The study, based on nationally representative surveys of nearly 2,500 US adults, found that up to 20 per cent of respondents were at least somewhat misinformed about vaccines.
Such a high level of misinformation is "worrying" because misinformation undermines vaccination rates, and high vaccination rates are required to maintain community immunity, the researchers said.
"People who received their information from traditional media were less likely to endorse anti-common vaccination claims," said study lead author Dominik Stecula from University of Pennsylvania in the US.
The findings, published in the Harvard Kennedy School Misinformation Review, was conducted in the spring and fall of 2019, when the US experienced its largest measles outbreak in a quarter century.
Between the two survey periods, 19 per cent of the respondents' levels of vaccine misinformation changed in a substantive way - and within that group, almost two-thirds (64 per cent) were more misinformed in the fall than in the spring.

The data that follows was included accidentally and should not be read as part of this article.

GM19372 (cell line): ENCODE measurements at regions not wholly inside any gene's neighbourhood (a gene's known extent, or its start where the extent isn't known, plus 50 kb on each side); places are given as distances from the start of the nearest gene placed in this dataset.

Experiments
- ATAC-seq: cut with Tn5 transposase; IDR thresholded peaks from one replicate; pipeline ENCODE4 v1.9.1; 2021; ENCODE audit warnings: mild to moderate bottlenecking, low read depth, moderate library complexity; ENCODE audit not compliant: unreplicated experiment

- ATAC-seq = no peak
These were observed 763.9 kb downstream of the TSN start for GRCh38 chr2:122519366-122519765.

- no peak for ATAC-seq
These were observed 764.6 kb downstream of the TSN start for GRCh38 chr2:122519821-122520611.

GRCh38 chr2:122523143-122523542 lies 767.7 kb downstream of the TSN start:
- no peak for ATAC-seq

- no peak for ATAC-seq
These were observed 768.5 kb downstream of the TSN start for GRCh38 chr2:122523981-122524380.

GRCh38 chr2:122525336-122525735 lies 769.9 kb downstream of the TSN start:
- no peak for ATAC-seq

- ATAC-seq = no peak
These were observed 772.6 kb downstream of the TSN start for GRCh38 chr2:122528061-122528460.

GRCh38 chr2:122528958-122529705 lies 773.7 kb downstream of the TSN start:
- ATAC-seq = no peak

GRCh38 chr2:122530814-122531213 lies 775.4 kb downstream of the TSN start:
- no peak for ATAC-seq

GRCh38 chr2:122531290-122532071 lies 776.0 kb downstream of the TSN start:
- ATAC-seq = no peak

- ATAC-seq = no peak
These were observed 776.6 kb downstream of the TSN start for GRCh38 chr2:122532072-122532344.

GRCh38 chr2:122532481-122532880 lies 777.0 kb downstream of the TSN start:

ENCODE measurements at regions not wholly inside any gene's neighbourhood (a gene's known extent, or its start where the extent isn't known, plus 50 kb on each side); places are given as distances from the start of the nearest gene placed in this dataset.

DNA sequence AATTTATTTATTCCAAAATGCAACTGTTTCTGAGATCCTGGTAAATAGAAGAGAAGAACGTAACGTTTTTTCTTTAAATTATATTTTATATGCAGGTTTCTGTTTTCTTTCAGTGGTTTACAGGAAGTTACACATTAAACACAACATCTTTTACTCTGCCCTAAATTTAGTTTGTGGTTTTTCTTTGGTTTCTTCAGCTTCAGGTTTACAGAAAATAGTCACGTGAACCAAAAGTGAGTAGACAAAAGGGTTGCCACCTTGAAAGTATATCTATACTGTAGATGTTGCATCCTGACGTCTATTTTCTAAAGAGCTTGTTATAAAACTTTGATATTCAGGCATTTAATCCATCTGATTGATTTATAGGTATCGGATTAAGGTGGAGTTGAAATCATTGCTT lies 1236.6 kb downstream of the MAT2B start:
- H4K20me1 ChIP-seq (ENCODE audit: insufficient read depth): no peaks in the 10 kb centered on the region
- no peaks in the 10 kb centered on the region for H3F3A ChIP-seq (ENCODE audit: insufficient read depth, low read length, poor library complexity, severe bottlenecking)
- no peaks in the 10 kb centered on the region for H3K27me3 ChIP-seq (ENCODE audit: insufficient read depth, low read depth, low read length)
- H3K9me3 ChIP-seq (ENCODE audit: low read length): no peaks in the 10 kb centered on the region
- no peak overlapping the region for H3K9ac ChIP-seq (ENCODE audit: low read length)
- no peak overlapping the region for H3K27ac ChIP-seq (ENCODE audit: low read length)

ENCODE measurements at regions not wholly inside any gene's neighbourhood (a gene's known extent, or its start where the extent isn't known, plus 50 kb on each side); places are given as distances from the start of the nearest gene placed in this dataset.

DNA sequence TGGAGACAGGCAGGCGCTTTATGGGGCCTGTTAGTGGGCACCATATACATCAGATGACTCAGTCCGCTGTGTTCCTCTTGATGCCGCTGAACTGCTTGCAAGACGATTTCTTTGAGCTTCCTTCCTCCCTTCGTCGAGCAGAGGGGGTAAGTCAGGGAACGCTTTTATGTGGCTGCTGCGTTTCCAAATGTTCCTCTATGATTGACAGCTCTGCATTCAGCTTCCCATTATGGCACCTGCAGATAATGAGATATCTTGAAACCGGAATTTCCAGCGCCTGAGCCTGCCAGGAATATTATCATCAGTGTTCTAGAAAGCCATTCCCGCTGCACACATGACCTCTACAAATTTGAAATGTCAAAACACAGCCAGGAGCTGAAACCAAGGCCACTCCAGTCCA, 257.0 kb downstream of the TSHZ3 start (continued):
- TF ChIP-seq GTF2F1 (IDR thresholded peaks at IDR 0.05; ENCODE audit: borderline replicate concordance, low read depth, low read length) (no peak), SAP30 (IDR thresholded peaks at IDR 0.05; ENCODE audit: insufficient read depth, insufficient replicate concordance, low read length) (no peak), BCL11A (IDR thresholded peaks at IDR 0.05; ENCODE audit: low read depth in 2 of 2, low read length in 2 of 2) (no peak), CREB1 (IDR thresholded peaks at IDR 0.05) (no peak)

The researchers found that 18 per cent of respondents mistakenly said that it is very or somewhat accurate to state that vaccines cause autism; 15 per cent mistakenly agreed that it is very or somewhat accurate to state that vaccines are full of toxins.
The researchers also found that an individual's level of trust in medical experts affects the likelihood that a person's beliefs about vaccination will change.
Low levels of trust in medical experts coincide with believing vaccine misinformation, the researchers said.
The findings come as a number of states have been debating whether to tighten their laws surrounding vaccination exemptions and social media companies have been wrestling with how to respond to different forms of misinformation.
The result is consistent with research suggesting that social media contain a fair amount of misinformation about vaccination while traditional media are more likely to reflect the scientific consensus on its benefits and safety, according to the researchers.